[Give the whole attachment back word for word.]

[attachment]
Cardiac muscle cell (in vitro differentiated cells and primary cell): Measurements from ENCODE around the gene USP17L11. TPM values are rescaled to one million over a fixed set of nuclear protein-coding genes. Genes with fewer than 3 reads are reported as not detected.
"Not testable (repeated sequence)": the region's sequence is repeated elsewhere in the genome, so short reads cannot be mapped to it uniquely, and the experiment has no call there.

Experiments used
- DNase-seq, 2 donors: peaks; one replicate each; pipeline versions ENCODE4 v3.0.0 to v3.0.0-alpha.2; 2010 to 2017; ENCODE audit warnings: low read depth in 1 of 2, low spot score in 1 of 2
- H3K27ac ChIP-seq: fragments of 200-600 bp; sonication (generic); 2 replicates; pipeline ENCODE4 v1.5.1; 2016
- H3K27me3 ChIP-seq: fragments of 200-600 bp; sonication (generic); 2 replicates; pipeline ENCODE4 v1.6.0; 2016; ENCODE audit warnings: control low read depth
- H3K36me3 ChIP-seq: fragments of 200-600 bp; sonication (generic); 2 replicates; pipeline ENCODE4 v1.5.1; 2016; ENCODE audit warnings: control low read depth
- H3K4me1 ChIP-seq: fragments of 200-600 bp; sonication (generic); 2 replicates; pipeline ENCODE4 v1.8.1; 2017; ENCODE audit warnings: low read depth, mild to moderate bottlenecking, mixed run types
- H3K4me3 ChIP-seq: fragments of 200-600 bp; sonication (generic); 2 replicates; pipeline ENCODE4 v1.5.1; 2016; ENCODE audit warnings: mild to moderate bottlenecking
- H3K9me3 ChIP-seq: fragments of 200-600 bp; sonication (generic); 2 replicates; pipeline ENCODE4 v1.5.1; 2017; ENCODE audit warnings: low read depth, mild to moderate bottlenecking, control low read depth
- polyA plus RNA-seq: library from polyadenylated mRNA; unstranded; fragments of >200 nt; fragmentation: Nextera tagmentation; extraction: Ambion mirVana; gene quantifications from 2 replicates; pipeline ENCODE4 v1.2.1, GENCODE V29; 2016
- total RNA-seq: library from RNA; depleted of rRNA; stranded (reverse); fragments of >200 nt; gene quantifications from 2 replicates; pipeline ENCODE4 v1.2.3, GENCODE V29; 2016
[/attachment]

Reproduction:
Cardiac muscle cell (in vitro differentiated cells and primary cell): Measurements from ENCODE around the gene USP17L11. TPM values are rescaled to one million over a fixed set of nuclear protein-coding genes. Genes with fewer than 3 reads are reported as not detected.
"Not testable (repeated sequence)": the region's sequence is repeated elsewhere in the genome, so short reads cannot be mapped to it uniquely, and the experiment has no call there.

Experiments used
- DNase-seq, 2 donors: peaks; one replicate each; pipeline versions ENCODE4 v3.0.0 to v3.0.0-alpha.2; 2010 to 2017; ENCODE audit warnings: low read depth in 1 of 2, low spot score in 1 of 2
- H3K27ac ChIP-seq: fragments of 200-600 bp; sonication (generic); 2 replicates; pipeline ENCODE4 v1.5.1; 2016
- H3K27me3 ChIP-seq: fragments of 200-600 bp; sonication (generic); 2 replicates; pipeline ENCODE4 v1.6.0; 2016; ENCODE audit warnings: control low read depth
- H3K36me3 ChIP-seq: fragments of 200-600 bp; sonication (generic); 2 replicates; pipeline ENCODE4 v1.5.1; 2016; ENCODE audit warnings: control low read depth
- H3K4me1 ChIP-seq: fragments of 200-600 bp; sonication (generic); 2 replicates; pipeline ENCODE4 v1.8.1; 2017; ENCODE audit warnings: low read depth, mild to moderate bottlenecking, mixed run types
- H3K4me3 ChIP-seq: fragments of 200-600 bp; sonication (generic); 2 replicates; pipeline ENCODE4 v1.5.1; 2016; ENCODE audit warnings: mild to moderate bottlenecking
- H3K9me3 ChIP-seq: fragments of 200-600 bp; sonication (generic); 2 replicates; pipeline ENCODE4 v1.5.1; 2017; ENCODE audit warnings: low read depth, mild to moderate bottlenecking, control low read depth
- polyA plus RNA-seq: library from polyadenylated mRNA; unstranded; fragments of >200 nt; fragmentation: Nextera tagmentation; extraction: Ambion mirVana; gene quantifications from 2 replicates; pipeline ENCODE4 v1.2.1, GENCODE V29; 2016
- total RNA-seq: library from RNA; depleted of rRNA; stranded (reverse); fragments of >200 nt; gene quantifications from 2 replicates; pipeline ENCODE4 v1.2.3, GENCODE V29; 2016